LOUISVILLE, Ky. – Recipients of the 2016 Grawemeyer Award will discuss their winning works at the University of Louisville and Louisville Presbyterian Theological Seminary in April.
UofL presents the annual prizes for outstanding works in music composition, ideas improving world order, psychology and education and gives a religion prize jointly with Louisville Presbyterian Theological Seminary. This year’s awards are $100,000 each.
The schedule for the 2016 Grawemeyer Awards Lecture Series, which is free and open to the public, is as follows:
- Steven Maier, distinguished professor of psychology and neuroscience and director of the Center for Neuroscience at University of Colorado-Boulder, will present “Behavioral Control, Resilience, and the Medial Prefrontal Cortex” on April 13 at 12 noon in room 100 of the Bingham Humanities building. He won the psychology award for discovering a brain mechanism that not only produces resilience to trauma but also aids in coping with future adversity.
- Education award recipients Karl Alexander and Linda Olson will speak April 13 at 5 p.m. in the University Club Ballroom. They and their late colleague, Doris Entwisle, were recognized for their book, “The Long Shadow: Family Background, Disadvantaged Youth, and the Transition to Adulthood,” which details their decades-long study of urban youths. All three authors were employed at Johns Hopkins University.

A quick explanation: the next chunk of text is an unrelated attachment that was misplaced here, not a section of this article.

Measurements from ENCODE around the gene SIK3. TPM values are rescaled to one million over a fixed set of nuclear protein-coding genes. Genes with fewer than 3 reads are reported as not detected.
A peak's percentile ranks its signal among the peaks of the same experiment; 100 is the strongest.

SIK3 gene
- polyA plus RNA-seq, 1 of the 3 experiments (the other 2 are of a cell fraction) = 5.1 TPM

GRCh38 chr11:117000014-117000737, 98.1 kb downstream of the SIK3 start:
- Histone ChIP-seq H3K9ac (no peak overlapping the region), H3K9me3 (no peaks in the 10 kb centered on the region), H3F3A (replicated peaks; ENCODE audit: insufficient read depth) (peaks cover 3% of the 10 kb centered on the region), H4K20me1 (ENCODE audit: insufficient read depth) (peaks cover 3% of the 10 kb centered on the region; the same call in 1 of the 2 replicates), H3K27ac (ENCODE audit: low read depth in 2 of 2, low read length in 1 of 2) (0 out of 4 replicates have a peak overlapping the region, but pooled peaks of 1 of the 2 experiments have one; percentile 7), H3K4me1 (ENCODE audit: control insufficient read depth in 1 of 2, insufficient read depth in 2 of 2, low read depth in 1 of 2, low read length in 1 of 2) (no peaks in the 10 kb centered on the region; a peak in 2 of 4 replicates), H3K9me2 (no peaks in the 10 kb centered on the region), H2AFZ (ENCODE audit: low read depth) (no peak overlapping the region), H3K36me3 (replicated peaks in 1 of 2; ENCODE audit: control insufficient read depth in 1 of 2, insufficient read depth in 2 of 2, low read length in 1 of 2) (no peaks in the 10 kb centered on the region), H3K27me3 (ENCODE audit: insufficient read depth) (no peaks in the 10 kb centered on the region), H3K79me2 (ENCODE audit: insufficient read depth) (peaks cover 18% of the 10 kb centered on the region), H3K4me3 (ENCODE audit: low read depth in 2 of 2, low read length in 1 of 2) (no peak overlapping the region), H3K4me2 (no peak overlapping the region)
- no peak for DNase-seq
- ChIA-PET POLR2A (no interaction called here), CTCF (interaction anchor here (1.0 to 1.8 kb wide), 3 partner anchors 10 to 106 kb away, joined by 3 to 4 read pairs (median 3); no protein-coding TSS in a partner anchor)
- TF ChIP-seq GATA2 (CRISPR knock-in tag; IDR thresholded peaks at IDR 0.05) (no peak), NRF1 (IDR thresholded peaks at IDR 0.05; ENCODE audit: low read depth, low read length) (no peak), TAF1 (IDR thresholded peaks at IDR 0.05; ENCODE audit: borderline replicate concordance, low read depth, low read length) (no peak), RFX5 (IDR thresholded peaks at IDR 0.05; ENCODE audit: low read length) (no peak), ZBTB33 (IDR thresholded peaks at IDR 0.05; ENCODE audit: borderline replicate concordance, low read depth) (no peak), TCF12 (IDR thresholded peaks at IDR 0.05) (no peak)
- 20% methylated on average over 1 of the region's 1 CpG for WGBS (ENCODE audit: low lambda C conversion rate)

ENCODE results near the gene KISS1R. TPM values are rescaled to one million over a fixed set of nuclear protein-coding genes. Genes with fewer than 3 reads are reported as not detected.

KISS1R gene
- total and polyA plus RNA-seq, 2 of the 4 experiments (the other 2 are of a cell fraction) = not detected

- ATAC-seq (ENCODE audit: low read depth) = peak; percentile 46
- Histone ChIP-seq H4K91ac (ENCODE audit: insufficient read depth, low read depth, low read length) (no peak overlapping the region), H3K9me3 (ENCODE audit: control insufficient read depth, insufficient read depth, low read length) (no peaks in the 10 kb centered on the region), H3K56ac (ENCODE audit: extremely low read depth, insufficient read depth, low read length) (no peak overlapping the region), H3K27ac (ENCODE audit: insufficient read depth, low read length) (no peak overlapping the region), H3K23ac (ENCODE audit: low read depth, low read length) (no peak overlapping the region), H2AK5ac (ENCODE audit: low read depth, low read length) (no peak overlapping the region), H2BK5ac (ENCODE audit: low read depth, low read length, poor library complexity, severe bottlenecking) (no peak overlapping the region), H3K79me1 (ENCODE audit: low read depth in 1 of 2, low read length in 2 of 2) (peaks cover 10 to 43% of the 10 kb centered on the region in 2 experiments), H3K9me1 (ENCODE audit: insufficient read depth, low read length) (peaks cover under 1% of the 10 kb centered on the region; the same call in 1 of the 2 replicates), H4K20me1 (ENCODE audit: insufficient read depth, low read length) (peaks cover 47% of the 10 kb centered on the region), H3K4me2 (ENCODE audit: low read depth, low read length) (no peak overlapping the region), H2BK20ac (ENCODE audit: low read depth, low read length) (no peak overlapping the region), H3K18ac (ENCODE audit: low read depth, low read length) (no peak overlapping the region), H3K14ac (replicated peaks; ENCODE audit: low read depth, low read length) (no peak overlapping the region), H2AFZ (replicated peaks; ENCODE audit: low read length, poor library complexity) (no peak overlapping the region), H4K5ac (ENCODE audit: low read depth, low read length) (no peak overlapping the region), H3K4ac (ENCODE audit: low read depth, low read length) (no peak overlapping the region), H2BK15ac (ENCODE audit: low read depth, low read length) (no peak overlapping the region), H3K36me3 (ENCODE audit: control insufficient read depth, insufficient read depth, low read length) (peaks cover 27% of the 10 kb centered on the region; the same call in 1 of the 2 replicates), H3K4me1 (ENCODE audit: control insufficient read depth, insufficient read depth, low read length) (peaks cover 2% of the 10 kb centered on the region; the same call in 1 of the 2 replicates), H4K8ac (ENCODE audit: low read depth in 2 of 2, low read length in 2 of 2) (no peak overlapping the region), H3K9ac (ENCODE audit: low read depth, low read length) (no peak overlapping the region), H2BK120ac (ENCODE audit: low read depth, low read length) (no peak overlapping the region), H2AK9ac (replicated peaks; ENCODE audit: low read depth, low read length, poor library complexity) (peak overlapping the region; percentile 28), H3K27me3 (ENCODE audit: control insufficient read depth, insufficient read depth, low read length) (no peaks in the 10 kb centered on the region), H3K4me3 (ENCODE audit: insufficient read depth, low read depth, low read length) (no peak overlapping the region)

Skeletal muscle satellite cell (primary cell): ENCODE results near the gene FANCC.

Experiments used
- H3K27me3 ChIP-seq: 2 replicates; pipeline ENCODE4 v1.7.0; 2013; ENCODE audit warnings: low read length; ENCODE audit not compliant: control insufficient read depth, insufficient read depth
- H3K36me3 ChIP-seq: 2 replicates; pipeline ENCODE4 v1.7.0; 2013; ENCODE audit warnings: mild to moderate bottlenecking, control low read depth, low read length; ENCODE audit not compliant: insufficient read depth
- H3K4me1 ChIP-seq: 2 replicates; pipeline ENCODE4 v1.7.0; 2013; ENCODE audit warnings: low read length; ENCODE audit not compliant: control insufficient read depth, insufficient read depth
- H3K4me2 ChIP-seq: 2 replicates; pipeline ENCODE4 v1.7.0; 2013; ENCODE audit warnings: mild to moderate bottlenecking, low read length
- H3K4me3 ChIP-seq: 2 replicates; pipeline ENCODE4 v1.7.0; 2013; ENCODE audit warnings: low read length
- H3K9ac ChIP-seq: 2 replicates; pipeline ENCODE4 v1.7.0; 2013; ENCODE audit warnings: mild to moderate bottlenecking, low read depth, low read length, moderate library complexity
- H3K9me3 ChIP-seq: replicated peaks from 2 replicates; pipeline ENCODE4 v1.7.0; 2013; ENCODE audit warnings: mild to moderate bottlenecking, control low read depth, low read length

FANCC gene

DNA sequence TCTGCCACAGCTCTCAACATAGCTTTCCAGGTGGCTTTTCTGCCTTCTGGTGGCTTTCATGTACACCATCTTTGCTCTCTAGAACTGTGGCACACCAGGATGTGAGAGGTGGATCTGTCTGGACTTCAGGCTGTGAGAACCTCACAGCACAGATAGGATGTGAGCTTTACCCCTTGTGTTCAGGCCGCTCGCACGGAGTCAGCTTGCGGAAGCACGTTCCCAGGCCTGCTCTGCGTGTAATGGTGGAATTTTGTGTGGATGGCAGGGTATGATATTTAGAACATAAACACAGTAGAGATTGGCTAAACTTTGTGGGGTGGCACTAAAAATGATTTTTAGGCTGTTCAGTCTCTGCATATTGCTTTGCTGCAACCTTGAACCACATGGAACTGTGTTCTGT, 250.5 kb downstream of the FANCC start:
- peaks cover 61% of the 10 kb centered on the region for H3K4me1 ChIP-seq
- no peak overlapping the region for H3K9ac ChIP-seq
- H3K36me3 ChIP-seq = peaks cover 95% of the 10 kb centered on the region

- Susan R. Holman, senior writer at the Global Health Education and Learning Incubator at Harvard University, will present “Health Justice—Hermeneutic of Blessing?” on April 13 at 7 p.m. in the seminary’s Caldwell Chapel. She received the religion award for her book, “Beholden: Religion, Global Health, and Human Rights,” in which she examines how faith-based and human rights organizations’ divergent ideological approaches can undermine efforts to address global health issues.
- Gary Haugen and Victor Boutros, authors of “The Locust Effect: Why the End of Poverty Requires the End of Violence,” will speak April 14 at 1 p.m. in the Ekstrom Library’s Chao Auditorium. They received the award for Ideas Improving World Order for outlining how the absence of law enforcement in developing countries undermines the fight against global poverty. Haugen is founder and president of the International Justice Mission. Boutros is a visiting scholar at George Washington University Law School.
- On April 14 at 3 p.m. in UofL School of Music’s Bird Hall, Danish composer Hans Abrahamsen will talk about “let me tell you,” a song cycle for soprano and orchestra that earned him the 2016 music composition award. Librettist Paul Griffiths and Abrahamsen’s wife, pianist Ann-Marie Abildskov, also will participate to highlight the winning piece, which presents a first-person narrative by Shakespeare’s Ophelia.
UofL graduate and philanthropist Charles Grawemeyer created the awards program in 1984 to pay tribute to the power of creative thought and emphasize the impact a single idea can have on the world. Grawemeyer further distinguished the awards by requiring the selection process involve a lay committee to ensure the winning ideas are comprehensible to a broad audience. The Grawemeyer Awards celebrated its 30th anniversary last fall with a series of special events, including the naming of boxing legend and humanitarian Muhammad Ali as the first recipient of the Grawemeyer Spirit Award.